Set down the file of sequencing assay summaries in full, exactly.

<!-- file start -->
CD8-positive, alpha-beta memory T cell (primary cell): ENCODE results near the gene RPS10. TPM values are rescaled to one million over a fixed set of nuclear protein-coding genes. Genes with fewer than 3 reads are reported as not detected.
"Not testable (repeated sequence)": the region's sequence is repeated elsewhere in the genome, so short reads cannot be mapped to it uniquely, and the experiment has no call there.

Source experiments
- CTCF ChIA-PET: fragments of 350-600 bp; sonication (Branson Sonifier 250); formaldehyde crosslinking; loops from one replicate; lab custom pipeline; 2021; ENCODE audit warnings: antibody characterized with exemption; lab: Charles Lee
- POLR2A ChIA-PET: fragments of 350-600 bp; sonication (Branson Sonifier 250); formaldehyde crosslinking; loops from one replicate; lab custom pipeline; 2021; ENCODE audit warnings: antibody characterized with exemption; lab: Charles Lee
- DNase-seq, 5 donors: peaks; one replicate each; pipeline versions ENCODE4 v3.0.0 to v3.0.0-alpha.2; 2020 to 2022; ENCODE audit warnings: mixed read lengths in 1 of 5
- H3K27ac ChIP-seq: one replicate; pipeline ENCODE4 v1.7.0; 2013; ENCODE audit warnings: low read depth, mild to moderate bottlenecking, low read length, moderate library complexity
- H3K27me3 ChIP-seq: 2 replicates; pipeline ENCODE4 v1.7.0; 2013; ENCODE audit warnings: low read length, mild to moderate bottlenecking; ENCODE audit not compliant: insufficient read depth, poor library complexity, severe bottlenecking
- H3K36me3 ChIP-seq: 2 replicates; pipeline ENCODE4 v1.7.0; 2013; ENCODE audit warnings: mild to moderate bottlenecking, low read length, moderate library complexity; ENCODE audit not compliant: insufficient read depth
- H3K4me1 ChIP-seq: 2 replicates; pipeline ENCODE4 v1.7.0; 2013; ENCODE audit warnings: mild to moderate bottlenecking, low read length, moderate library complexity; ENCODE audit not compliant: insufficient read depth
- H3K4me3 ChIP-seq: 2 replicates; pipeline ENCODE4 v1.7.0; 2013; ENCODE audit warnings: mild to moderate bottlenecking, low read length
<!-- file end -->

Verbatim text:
CD8-positive, alpha-beta memory T cell (primary cell): ENCODE results near the gene RPS10. TPM values are rescaled to one million over a fixed set of nuclear protein-coding genes. Genes with fewer than 3 reads are reported as not detected.
"Not testable (repeated sequence)": the region's sequence is repeated elsewhere in the genome, so short reads cannot be mapped to it uniquely, and the experiment has no call there.

Source experiments
- CTCF ChIA-PET: fragments of 350-600 bp; sonication (Branson Sonifier 250); formaldehyde crosslinking; loops from one replicate; lab custom pipeline; 2021; ENCODE audit warnings: antibody characterized with exemption; lab: Charles Lee
- POLR2A ChIA-PET: fragments of 350-600 bp; sonication (Branson Sonifier 250); formaldehyde crosslinking; loops from one replicate; lab custom pipeline; 2021; ENCODE audit warnings: antibody characterized with exemption; lab: Charles Lee
- DNase-seq, 5 donors: peaks; one replicate each; pipeline versions ENCODE4 v3.0.0 to v3.0.0-alpha.2; 2020 to 2022; ENCODE audit warnings: mixed read lengths in 1 of 5
- H3K27ac ChIP-seq: one replicate; pipeline ENCODE4 v1.7.0; 2013; ENCODE audit warnings: low read depth, mild to moderate bottlenecking, low read length, moderate library complexity
- H3K27me3 ChIP-seq: 2 replicates; pipeline ENCODE4 v1.7.0; 2013; ENCODE audit warnings: low read length, mild to moderate bottlenecking; ENCODE audit not compliant: insufficient read depth, poor library complexity, severe bottlenecking
- H3K36me3 ChIP-seq: 2 replicates; pipeline ENCODE4 v1.7.0; 2013; ENCODE audit warnings: mild to moderate bottlenecking, low read length, moderate library complexity; ENCODE audit not compliant: insufficient read depth
- H3K4me1 ChIP-seq: 2 replicates; pipeline ENCODE4 v1.7.0; 2013; ENCODE audit warnings: mild to moderate bottlenecking, low read length, moderate library complexity; ENCODE audit not compliant: insufficient read depth
- H3K4me3 ChIP-seq: 2 replicates; pipeline ENCODE4 v1.7.0; 2013; ENCODE audit warnings: mild to moderate bottlenecking, low read length